• within 1ft away from East or West window;
    • between 1-5ft away from South window;

Within this range, the closer your plant is to the window, the more light photons it gets, and the better it thrives.

Note: This is a general guideline. Each place is unique, and you know yours best. Is the window view obstructed by the trees and a highrise? Is there a sheer curtain? If so, less light is coming in. Move your plant closer!

Still not sure if your Christmas star will be thriving in the spot you picked?

Another simple way to define brightness levels is by measuring the intensity of the shadow. That’s particularly helpful if the view is somewhat obstructed and it’s hard to estimate how much light actually sneaks in. Place a sheet of paper on the spot where you’d like to grow a plant. Hold your hand about 1 foot (30cm) above the paper. Now, what do you see?

Christmas star needs Bright Indirect.


Christmas star is a HEAVY DRINKER.

Check your plant regularly, but only water it when it’s thirsty.

Every plant needs a period of drying for the oxygen to get to its roots. Overwatering damages your plant by preventing that process from happening. So how can you know how much water your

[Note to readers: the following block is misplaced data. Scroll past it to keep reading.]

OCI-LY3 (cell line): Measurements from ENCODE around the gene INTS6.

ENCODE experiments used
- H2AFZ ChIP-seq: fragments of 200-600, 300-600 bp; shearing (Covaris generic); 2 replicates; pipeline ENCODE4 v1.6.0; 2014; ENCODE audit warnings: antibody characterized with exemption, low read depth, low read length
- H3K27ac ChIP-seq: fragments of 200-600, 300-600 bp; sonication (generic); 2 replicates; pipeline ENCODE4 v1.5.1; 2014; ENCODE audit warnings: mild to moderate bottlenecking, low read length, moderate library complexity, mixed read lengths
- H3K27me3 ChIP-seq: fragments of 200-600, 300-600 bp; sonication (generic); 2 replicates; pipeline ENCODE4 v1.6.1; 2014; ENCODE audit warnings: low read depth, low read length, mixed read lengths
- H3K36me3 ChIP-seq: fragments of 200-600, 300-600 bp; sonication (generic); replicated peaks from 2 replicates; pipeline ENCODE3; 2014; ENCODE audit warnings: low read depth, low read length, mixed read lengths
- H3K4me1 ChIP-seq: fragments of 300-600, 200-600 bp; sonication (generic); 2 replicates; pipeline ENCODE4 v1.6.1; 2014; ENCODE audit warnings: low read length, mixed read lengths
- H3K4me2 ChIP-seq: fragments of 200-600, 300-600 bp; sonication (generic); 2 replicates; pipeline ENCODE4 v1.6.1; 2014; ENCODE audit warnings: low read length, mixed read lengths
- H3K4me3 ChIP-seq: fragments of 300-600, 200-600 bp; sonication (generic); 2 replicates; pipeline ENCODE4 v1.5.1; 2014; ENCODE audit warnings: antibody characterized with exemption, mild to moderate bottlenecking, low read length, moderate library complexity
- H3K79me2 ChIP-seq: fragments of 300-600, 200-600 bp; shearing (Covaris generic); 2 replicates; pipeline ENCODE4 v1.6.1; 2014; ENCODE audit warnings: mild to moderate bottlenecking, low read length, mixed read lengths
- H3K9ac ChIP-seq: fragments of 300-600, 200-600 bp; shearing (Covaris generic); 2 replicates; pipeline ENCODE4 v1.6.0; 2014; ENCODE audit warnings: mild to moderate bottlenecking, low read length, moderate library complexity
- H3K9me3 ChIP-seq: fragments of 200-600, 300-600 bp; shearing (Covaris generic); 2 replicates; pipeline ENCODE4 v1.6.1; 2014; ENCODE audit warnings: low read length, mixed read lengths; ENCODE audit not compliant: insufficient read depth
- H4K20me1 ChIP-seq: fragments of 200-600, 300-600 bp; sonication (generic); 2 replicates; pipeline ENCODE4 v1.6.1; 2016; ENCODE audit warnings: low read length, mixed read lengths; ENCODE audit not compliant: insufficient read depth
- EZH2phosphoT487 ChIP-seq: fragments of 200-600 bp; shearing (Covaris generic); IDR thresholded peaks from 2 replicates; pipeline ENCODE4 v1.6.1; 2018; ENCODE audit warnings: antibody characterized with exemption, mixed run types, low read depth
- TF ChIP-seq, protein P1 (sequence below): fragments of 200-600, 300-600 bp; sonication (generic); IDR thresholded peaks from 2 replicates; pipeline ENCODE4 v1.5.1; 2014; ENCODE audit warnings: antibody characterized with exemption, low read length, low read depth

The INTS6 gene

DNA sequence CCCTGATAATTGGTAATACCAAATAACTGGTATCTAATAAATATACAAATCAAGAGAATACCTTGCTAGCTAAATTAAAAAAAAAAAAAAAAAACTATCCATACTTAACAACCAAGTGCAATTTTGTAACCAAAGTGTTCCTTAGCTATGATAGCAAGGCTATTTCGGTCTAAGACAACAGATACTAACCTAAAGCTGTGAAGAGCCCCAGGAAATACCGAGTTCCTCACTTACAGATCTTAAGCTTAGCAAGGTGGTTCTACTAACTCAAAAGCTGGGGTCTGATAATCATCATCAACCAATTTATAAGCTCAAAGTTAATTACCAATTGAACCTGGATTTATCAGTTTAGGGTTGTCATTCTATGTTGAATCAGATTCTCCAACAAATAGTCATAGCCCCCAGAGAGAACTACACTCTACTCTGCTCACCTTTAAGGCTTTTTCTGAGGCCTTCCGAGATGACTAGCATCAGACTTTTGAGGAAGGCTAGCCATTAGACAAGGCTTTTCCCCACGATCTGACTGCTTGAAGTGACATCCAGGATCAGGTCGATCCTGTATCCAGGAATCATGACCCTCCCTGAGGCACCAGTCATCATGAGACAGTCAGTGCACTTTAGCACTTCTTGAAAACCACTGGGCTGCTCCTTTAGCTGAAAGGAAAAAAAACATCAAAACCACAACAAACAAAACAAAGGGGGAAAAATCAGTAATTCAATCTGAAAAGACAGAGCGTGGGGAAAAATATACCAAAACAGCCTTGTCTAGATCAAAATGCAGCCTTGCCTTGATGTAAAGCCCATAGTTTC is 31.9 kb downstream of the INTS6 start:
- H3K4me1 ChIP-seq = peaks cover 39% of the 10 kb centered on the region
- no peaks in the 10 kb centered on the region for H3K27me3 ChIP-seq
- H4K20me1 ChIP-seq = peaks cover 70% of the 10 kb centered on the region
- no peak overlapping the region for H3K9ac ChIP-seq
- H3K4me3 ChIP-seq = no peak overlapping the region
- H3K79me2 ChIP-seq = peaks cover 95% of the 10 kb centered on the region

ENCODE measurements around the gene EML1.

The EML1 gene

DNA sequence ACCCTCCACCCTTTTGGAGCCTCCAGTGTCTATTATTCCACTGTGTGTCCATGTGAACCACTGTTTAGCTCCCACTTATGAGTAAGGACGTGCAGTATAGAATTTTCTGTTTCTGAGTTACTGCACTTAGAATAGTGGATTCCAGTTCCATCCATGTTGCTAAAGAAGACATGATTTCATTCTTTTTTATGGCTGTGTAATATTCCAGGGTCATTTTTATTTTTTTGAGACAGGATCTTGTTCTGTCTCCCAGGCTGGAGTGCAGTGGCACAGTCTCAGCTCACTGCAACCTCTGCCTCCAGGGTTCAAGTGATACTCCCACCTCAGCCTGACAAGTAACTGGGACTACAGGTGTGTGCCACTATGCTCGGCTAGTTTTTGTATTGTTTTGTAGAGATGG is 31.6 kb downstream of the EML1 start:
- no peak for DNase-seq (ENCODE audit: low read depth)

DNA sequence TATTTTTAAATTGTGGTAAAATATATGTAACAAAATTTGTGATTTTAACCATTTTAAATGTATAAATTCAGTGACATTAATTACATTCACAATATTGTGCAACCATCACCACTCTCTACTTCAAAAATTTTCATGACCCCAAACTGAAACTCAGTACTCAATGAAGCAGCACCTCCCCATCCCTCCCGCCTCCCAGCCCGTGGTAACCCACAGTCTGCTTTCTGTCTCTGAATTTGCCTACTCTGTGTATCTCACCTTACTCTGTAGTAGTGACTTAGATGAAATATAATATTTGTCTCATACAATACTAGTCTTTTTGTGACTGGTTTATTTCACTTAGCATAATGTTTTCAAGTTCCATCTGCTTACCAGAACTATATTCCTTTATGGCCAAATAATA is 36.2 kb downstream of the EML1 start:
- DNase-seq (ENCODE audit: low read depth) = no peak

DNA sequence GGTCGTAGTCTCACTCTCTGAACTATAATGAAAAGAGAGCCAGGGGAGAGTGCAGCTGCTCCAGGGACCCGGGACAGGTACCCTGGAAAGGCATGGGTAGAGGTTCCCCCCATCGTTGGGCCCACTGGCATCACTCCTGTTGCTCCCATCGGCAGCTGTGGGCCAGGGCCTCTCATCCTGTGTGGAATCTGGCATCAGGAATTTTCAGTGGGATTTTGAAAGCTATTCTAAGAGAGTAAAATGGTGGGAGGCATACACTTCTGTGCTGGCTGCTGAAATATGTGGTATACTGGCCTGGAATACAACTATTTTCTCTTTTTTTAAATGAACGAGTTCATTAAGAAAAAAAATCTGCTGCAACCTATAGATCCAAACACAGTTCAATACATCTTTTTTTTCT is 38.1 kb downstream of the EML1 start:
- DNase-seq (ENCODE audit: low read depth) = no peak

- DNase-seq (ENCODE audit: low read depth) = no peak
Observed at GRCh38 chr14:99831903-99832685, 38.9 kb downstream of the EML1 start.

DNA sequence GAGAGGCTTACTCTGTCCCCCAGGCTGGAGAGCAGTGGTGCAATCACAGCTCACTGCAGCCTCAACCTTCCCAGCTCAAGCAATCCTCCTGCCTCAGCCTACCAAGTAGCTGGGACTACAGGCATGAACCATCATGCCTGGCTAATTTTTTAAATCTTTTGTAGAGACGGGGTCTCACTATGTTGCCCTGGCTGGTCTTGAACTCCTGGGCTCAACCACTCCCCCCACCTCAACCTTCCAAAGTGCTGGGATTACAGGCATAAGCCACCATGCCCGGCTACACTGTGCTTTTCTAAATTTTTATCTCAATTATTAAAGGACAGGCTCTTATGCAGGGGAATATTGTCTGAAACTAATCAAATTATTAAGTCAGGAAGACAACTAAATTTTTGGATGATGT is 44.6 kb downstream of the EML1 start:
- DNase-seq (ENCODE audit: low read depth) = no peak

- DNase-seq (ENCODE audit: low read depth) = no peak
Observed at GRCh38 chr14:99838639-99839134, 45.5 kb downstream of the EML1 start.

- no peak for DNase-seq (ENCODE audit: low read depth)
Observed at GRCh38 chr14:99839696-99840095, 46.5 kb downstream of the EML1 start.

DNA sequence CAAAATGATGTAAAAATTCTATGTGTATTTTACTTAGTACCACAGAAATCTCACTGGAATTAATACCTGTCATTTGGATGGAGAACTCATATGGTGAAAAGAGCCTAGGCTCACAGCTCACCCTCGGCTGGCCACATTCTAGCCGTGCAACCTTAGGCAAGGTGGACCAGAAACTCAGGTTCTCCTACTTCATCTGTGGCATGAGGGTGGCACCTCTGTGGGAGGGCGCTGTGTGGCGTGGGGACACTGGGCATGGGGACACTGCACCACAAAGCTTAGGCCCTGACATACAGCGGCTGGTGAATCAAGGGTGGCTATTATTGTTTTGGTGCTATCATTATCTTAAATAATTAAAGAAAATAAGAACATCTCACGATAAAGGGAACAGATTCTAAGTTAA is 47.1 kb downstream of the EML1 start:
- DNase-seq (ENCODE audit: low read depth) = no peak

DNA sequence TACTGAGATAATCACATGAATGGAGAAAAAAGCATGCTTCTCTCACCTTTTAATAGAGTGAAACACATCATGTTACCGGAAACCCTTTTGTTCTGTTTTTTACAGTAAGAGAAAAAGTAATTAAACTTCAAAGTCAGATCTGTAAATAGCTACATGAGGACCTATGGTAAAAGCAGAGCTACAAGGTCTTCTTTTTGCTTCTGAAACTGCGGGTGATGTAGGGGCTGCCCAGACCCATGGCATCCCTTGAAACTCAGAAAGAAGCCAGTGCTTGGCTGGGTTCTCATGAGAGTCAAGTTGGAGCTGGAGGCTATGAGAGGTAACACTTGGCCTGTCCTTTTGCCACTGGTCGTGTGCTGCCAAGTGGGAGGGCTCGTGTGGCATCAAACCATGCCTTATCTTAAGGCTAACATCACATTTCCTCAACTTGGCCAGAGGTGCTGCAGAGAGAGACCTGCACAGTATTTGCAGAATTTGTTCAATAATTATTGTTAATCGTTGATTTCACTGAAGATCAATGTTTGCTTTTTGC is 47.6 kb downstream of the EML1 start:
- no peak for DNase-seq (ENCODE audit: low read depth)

Christmas star
needs? The ideal watering frequency depends on the plant’s drinking habits and how fast the soil dries out in your unique indoor space, so it would be misleading to recommend a fixed schedule. To best meet your plant’s water needs, monitor it, and watch for the signs it’s thirsty.

Here’s how the how to:

Once a week before giving your plant a drink, check the moisture level in the pot by dipping your finger a couple of inches into the soil.

Heavy Drinkers
need to be watered when 1/2′ of the topsoil is dry.

The dislikes of Your Christmas star When It Comes To Water

  • Your Christmas star doesn’t like it when its roots are left sitting in water. They would start to rot and that would irreversibly damage your plant.

What to do: Make sure you always discard the drenched water from the pot or saucer after watering.


Christmas star comes from a Subtropical climate. Aim to provide the air conditions it would find in its natural habitat. At all times, maintain a comfortable room temperature of 55-65°F,13-18°C.

Christmas star
is a resilient and adaptable plant. It feels good in normal humidity (30-40%) but also tolerates low humidity (less than 30%), so it’s likely to enjoy your indoor space as it is.


To provide your Christmas star with the right nutrients, fertilize it from March to September.
It’s a HEAVY eater plant. As a rule of thumb, it should be fertilized once a month.

Liquid fertilizer with NPK formula 10-10-10 (Nitrogen, Phosphorous, Potassium) works best for it.

Otherwise, you can use all-purpose indoor plant fertilizer.

Never fertilize your plant during the winter or fall months. It goes through winter dormancy and its appetite naturally slows down.

Curious to learn more?